Friday, October 17, 2014

The Best Writing Class I Ever Took



Writers are always looking for the “golden key” to the door leading to their future as a best-selling author or award-winning novelist. They take classes and buy books on how to create memorable characters, how to write realistic dialogue, how to create compelling settings, and how to develop an intriguing and original plots (let's stop here for a minute: if anyone offers you a way to come up with an “original” plot for a certain number of dollars, I can find you a better deal on beachfront property next to a ski slope in Alamogordo, New Mexico. Guaranteed.)

 

And, of course, there is the ever-popular “How to get published” books and classes, guaranteed to make an aspiring writer part with their money. The advice ranges from getting an agent (how easy is that??) to a list of websites offering “free” self-publishing deals. And yet, despite all the preparation and promise, many writers fail to find the key that opens the door. Because a writer may get published; they may have a book in hand; they may be able to list it on amazon.com.

 

But all that doesn't make it them a good writer. And it doesn't mean they wrote a good book.

 

The best writing classes I ever took were way back in the late '70s and '80s. I'll do the math for you... I was in junior high and high school. I had two English teachers, Mrs. Quinn and Mrs. Hollis, that taught that writing was a process that involved, first and foremost, good spelling, followed closely by good grammar.

 

Yes, I had teachers that gave us spelling tests every week that not only demanded correct spelling but also wanted the definition of several words on the tests (fifty words a week, twenty definitions... do I have to mention this was Catholic school?) They also expected their students to know how to diagram sentences—and if I have to explain what that is, that tells you all you need to know about how tough these teachers were. Diagramming involved knowing the parts of speech and how they function in a sentence. I'm not sure I can still diagram the preceding sentence, but I can guarantee it is grammatically correct.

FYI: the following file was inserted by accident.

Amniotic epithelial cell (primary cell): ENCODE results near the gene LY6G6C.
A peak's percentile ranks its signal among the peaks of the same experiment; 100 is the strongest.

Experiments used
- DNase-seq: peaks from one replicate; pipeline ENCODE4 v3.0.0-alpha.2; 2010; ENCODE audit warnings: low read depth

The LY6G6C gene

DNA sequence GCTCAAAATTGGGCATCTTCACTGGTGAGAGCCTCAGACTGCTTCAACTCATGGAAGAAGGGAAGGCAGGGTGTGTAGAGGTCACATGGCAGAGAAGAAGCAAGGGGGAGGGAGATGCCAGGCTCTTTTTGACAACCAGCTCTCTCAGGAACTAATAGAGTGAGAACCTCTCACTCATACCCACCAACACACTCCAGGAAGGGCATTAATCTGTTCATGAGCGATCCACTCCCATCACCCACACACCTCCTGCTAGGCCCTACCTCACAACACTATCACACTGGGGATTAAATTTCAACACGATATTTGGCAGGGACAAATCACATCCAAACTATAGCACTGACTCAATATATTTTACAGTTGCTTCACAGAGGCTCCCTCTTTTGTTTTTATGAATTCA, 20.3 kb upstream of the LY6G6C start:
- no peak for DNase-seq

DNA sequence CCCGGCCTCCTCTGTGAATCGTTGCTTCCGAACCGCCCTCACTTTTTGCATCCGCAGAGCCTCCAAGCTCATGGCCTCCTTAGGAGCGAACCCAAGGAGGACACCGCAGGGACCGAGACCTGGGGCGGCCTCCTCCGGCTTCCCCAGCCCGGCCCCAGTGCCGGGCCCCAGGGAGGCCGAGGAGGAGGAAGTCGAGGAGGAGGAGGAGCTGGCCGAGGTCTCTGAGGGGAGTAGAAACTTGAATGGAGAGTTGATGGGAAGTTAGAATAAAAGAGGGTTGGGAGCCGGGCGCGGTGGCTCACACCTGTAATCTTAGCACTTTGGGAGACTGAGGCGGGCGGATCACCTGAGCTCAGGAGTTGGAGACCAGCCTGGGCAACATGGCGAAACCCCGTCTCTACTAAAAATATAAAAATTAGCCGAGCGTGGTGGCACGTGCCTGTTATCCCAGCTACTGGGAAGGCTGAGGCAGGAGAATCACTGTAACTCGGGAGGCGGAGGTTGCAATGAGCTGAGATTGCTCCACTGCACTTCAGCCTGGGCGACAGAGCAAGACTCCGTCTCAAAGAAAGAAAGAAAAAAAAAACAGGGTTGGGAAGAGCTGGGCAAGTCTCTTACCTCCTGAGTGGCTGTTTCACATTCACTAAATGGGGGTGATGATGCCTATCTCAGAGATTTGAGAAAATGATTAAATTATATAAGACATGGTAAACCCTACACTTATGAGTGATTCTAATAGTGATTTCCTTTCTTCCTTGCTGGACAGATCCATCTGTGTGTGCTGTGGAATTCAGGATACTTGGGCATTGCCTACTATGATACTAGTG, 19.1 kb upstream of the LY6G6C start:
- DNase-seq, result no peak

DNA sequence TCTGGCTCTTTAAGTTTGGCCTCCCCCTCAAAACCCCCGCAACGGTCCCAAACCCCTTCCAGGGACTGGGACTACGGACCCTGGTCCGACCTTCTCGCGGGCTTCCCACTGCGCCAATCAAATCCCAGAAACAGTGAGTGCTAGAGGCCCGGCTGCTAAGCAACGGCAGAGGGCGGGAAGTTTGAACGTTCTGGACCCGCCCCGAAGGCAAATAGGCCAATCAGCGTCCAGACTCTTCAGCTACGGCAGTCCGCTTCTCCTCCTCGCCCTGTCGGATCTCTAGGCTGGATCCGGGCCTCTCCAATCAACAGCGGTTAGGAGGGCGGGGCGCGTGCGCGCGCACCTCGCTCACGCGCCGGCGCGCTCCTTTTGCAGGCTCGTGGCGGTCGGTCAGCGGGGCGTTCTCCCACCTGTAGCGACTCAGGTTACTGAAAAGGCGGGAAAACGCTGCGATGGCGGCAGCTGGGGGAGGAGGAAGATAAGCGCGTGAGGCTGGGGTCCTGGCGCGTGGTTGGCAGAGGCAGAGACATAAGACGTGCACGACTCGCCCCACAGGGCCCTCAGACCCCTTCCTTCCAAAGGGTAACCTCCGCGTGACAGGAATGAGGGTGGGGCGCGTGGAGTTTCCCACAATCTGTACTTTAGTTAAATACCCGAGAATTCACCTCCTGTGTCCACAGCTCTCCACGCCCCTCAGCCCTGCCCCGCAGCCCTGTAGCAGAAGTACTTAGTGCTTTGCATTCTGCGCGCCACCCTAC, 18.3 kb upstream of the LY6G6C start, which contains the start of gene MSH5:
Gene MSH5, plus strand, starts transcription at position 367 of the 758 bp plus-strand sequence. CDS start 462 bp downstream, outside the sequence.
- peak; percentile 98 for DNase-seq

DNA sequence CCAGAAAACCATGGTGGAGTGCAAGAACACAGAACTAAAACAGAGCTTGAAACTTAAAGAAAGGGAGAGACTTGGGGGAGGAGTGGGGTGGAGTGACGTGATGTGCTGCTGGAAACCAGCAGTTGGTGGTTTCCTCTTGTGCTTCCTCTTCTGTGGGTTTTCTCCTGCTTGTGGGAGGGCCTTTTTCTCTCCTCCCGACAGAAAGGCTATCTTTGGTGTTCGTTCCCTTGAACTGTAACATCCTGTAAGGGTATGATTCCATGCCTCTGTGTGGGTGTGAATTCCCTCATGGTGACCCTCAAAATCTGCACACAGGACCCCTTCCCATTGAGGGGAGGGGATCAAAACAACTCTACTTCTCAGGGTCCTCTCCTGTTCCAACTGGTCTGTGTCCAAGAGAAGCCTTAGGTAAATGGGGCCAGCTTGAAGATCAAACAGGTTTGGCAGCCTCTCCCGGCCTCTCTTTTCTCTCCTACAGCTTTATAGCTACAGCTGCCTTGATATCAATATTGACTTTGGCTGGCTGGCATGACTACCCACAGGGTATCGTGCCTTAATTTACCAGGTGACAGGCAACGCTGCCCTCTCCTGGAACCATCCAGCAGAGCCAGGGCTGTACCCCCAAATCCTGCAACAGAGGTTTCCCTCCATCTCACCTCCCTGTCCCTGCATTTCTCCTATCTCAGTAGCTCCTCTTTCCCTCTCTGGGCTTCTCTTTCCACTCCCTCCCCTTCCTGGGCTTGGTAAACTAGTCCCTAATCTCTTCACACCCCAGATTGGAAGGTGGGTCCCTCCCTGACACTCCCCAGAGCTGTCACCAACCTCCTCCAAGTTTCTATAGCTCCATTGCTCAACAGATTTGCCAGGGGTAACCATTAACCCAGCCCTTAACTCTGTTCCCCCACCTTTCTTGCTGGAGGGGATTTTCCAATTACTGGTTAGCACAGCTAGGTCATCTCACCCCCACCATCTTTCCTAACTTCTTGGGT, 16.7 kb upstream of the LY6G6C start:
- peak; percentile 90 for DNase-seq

And what does that all have to do with writing? It has to do with not having an editor or reviewer cringe when they come across glaring misspellings (not typos, misspellings) and misused words in an otherwise interesting story (my personal favorite: I reviewed a book where the character, who happened to be a fisherman, waited for some news “with baited breath”. I had to take a ten-minute timeout from reading to recover enough to go on!) A writer can't count on the patience and good humor of an editor to excuse every spelling error they encounter. I can say from personal experience that nothing is more tiring and irritating than to try to read a story (or facebook posting) that is rife with spelling erros.

 

Good grammar is another skill that seems to have fallen into disuse. In some instances, when writing creatively, it's perfectly acceptable to dispense with some grammar rules. This is especially true when writing dialogue and the character speaking isn't particularly well-educated or is affecting a “street” toughness. There has also been an inexplicable overabundance of unnecessary apostrophes appearing everywhere (even on professionally printed signs and ads), where almost every word ending with the letter “s” must have an apostrophe in it.

 

Ever since my first two mystery novels in my Black Horse Campground series have been published, I've been asked by many aspiring writers about how to get published. I always answer that these days, just “getting published” is a piece of cake; what's harder to do is to become a good writer. And in order to do that, I always recommend at least auditing a course on basic English grammar at their local community college. I always get rewarded with puzzled looks or suspicion that I'm not being totally honest, that I'm keeping the secret to myself.

 

No, the key is there for whoever wants to use it. It just requires hard work and a real desire to learn what good writing really is. It's no guarantee of a publishing contract, but it's a definite guarantee of much improved writing skills. And that is what a writer—any writer—should desire more than anything.

 


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